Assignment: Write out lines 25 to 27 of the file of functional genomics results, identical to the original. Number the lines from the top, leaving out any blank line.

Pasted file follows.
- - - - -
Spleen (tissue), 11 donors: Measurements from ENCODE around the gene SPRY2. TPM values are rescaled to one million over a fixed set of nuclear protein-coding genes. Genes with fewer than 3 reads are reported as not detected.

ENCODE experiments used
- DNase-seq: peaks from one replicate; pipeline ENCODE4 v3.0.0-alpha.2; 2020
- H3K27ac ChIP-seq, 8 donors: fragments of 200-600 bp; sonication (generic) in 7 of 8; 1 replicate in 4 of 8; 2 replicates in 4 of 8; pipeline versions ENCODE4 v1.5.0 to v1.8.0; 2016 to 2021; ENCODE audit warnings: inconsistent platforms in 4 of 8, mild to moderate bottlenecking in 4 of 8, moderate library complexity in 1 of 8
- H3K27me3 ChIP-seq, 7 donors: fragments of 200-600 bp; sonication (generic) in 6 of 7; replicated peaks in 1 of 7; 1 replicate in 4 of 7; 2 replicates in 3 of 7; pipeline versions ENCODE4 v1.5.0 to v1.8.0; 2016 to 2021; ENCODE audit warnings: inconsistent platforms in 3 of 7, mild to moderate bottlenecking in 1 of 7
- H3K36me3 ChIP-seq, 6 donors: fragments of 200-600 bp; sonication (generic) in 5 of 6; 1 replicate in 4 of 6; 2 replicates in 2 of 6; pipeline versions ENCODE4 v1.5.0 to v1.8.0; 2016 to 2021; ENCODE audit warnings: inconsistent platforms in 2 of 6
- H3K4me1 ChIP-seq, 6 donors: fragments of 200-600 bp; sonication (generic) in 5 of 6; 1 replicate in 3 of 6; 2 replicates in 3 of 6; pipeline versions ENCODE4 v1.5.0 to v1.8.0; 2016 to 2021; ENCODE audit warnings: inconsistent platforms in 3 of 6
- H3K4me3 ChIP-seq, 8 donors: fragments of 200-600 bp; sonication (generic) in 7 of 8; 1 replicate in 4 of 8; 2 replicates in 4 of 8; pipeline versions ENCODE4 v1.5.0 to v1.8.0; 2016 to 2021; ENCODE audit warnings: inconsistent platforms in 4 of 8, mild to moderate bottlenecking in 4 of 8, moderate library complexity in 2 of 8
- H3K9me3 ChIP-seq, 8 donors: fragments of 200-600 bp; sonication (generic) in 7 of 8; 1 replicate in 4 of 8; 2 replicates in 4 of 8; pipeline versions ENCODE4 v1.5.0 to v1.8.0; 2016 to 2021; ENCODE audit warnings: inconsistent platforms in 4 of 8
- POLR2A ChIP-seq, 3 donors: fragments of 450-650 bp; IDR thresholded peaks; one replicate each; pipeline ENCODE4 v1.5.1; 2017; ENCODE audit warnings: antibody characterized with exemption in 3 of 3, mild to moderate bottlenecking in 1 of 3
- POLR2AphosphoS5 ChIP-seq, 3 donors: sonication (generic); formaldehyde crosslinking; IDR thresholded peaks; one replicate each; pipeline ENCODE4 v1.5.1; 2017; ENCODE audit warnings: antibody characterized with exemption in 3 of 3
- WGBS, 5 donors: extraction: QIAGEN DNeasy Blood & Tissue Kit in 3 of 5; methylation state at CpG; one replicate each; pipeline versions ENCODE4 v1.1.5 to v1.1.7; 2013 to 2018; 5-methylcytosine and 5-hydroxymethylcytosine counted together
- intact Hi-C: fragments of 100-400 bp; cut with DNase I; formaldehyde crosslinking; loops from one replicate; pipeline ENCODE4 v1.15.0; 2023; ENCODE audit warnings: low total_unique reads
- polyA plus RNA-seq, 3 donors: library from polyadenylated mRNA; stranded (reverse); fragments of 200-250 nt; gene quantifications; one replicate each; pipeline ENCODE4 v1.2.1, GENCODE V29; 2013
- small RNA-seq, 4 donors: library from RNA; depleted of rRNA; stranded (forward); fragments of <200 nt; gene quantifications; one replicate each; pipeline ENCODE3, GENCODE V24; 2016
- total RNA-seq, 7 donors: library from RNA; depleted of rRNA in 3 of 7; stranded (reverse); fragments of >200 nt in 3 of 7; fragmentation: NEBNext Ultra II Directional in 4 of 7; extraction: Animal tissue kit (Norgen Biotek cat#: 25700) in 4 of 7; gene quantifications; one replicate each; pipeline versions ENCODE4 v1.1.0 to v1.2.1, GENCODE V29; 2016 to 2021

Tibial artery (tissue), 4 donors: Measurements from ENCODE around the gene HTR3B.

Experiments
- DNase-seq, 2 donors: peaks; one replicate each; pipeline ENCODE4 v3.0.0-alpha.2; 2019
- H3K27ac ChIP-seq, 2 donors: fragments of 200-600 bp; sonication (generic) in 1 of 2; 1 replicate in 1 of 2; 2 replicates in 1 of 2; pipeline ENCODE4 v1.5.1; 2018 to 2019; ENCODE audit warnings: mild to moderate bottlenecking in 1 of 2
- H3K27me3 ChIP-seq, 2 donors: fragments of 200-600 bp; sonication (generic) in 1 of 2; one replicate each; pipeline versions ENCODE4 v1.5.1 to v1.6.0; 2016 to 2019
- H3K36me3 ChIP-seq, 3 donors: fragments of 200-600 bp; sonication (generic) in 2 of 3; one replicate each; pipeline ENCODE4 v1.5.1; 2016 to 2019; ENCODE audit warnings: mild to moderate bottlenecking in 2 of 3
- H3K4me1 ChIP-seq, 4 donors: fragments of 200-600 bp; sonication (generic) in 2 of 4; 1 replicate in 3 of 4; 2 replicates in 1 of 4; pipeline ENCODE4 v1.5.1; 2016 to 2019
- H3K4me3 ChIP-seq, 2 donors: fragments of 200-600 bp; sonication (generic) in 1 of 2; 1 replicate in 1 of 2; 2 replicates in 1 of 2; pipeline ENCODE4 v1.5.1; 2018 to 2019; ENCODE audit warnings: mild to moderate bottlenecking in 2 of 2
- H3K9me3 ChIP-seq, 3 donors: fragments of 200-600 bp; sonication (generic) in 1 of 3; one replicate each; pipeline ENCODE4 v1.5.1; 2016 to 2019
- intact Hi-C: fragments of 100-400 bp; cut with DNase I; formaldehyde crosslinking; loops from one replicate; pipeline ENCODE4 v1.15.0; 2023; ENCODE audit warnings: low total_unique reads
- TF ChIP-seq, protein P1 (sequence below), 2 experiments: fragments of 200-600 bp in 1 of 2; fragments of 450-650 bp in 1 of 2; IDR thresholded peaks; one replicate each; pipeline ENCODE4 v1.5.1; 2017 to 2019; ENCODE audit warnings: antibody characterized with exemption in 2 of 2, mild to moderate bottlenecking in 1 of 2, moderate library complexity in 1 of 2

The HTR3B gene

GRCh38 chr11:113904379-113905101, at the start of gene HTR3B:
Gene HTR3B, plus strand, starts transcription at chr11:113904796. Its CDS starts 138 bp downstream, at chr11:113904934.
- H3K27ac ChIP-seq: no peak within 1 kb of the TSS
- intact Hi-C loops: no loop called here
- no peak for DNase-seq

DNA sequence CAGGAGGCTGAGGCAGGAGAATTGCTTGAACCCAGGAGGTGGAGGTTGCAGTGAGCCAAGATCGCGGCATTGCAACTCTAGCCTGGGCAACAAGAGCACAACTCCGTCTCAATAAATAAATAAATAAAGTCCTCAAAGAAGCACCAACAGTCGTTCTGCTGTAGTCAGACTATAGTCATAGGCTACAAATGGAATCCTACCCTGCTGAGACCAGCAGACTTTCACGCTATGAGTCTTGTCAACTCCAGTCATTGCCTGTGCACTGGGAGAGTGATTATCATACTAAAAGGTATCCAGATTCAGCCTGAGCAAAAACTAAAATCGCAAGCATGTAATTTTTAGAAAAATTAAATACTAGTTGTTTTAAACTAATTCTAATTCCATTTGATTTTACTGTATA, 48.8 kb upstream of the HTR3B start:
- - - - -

- H3K9me3 ChIP-seq, 3 donors: fragments of 200-600 bp; sonication (generic) in 1 of 3; one replicate each; pipeline ENCODE4 v1.5.1; 2016 to 2019
- intact Hi-C: fragments of 100-400 bp; cut with DNase I; formaldehyde crosslinking; loops from one replicate; pipeline ENCODE4 v1.15.0; 2023; ENCODE audit warnings: low total_unique reads
- TF ChIP-seq, protein P1 (sequence below), 2 experiments: fragments of 200-600 bp in 1 of 2; fragments of 450-650 bp in 1 of 2; IDR thresholded peaks; one replicate each; pipeline ENCODE4 v1.5.1; 2017 to 2019; ENCODE audit warnings: antibody characterized with exemption in 2 of 2, mild to moderate bottlenecking in 1 of 2, moderate library complexity in 1 of 2